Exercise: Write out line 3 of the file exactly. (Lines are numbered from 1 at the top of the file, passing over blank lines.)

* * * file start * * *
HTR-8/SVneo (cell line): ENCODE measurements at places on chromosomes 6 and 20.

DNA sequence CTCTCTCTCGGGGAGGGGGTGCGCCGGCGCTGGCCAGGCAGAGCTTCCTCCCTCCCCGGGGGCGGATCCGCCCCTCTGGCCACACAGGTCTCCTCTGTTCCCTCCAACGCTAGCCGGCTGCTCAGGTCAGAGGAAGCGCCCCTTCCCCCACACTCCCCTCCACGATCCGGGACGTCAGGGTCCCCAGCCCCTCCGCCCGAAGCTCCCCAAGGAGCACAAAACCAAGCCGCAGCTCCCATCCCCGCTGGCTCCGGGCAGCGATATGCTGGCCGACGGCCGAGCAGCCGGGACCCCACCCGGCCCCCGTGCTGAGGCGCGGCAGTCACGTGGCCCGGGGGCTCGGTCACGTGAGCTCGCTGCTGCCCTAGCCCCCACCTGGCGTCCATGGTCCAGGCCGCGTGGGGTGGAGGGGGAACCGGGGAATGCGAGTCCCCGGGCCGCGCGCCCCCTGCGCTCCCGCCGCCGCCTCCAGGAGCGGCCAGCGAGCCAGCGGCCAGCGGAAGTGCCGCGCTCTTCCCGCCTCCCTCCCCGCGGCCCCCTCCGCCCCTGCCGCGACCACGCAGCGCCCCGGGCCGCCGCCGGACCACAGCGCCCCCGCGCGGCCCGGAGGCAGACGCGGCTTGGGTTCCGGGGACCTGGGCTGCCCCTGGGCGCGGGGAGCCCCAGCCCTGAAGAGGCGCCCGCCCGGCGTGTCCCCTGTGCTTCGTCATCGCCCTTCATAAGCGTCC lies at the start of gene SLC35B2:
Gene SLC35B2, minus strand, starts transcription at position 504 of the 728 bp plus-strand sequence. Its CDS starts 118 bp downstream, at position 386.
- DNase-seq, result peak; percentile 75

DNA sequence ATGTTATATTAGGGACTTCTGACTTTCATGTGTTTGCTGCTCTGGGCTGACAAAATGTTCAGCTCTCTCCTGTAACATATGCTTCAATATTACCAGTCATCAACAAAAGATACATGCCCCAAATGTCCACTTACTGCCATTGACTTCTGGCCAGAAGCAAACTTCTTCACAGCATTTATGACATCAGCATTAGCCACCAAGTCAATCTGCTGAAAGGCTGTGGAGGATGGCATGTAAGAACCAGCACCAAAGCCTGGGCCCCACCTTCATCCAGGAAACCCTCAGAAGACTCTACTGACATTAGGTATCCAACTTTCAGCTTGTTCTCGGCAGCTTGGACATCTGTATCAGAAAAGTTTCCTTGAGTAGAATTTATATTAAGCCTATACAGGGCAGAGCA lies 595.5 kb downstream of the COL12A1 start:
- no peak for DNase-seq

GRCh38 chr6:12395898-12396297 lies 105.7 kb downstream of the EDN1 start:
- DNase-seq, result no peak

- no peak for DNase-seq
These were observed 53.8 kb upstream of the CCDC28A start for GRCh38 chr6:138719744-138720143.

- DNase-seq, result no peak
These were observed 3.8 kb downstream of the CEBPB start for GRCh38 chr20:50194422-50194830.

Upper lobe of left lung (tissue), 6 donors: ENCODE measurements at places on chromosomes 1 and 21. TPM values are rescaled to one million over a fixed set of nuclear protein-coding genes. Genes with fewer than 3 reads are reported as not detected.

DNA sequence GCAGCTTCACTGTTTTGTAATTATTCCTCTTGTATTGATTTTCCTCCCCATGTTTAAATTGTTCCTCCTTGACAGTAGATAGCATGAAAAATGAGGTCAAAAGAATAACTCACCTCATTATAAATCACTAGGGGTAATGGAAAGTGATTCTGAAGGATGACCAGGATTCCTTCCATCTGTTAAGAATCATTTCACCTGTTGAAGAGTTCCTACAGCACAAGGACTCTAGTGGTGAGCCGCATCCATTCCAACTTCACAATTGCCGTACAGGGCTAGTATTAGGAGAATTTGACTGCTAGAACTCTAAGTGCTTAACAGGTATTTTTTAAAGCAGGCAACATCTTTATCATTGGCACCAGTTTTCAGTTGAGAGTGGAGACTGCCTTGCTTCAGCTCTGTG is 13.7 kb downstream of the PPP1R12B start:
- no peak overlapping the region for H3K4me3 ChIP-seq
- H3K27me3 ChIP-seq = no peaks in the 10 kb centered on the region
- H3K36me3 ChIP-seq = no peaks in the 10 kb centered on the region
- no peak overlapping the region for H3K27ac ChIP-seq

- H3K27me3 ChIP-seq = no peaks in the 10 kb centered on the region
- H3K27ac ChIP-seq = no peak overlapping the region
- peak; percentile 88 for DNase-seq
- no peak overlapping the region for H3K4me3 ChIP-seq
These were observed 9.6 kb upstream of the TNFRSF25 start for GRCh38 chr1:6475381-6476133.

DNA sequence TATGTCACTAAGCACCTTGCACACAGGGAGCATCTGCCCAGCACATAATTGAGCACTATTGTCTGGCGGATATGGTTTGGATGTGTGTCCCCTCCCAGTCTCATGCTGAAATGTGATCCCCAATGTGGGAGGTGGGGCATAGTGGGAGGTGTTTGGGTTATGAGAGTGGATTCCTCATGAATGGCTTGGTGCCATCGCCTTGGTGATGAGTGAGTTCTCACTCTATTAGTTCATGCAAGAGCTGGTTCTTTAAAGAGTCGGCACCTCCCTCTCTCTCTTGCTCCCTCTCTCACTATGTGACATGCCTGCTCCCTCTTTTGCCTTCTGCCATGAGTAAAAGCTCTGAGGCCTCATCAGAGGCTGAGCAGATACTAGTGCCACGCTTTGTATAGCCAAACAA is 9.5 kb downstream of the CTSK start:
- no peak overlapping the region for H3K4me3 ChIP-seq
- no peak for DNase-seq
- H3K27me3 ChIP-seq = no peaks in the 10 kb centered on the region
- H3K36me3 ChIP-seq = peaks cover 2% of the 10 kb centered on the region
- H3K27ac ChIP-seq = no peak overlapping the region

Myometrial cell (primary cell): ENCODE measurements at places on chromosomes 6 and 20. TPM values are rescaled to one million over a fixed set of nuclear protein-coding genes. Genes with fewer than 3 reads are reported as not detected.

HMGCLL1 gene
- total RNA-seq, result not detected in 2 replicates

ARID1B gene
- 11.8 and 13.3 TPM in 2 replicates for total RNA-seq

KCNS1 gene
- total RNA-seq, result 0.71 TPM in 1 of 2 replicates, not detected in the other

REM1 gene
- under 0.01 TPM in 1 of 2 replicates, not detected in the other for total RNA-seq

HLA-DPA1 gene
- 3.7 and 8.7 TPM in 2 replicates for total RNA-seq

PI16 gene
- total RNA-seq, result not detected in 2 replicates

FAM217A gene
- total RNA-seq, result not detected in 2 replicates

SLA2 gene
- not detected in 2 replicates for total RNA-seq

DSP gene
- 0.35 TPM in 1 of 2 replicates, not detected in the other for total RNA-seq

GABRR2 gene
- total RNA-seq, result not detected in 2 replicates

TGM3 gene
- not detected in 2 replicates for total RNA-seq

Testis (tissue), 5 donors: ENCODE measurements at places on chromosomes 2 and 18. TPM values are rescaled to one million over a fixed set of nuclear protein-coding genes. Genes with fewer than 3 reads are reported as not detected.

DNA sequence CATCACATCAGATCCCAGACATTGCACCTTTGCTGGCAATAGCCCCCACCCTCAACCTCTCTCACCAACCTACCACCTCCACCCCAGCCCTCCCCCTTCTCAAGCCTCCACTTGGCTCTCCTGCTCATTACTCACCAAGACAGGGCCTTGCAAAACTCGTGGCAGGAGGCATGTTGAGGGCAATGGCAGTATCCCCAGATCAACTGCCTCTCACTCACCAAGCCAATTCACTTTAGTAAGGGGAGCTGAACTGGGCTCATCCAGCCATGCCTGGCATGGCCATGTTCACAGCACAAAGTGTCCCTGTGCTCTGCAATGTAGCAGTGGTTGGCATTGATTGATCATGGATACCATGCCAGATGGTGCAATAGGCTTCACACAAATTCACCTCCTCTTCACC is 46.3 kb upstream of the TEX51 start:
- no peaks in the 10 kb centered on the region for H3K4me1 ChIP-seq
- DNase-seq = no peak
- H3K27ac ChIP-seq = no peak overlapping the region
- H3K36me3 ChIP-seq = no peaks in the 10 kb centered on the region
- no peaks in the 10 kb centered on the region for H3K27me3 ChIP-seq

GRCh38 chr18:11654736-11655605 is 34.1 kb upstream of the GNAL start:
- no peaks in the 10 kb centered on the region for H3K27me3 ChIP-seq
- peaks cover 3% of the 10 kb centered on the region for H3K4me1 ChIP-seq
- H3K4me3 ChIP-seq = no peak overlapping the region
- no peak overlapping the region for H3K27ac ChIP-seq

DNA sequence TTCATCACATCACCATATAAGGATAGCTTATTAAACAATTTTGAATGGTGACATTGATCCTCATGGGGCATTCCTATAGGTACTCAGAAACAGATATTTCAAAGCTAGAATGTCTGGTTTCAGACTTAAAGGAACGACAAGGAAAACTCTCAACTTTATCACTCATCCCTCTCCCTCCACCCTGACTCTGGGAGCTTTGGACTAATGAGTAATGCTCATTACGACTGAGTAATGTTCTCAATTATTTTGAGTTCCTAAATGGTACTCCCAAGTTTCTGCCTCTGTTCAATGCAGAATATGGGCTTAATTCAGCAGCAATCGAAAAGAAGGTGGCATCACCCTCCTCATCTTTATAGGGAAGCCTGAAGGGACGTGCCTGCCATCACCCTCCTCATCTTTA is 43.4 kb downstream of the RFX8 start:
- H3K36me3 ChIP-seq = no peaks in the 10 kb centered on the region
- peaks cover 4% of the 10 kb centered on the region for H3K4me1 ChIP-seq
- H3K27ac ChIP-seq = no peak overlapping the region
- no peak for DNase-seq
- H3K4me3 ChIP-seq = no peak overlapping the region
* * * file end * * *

Gene SLC35B2, minus strand, starts transcription at position 504 of the 728 bp plus-strand sequence. Its CDS starts 118 bp downstream, at position 386.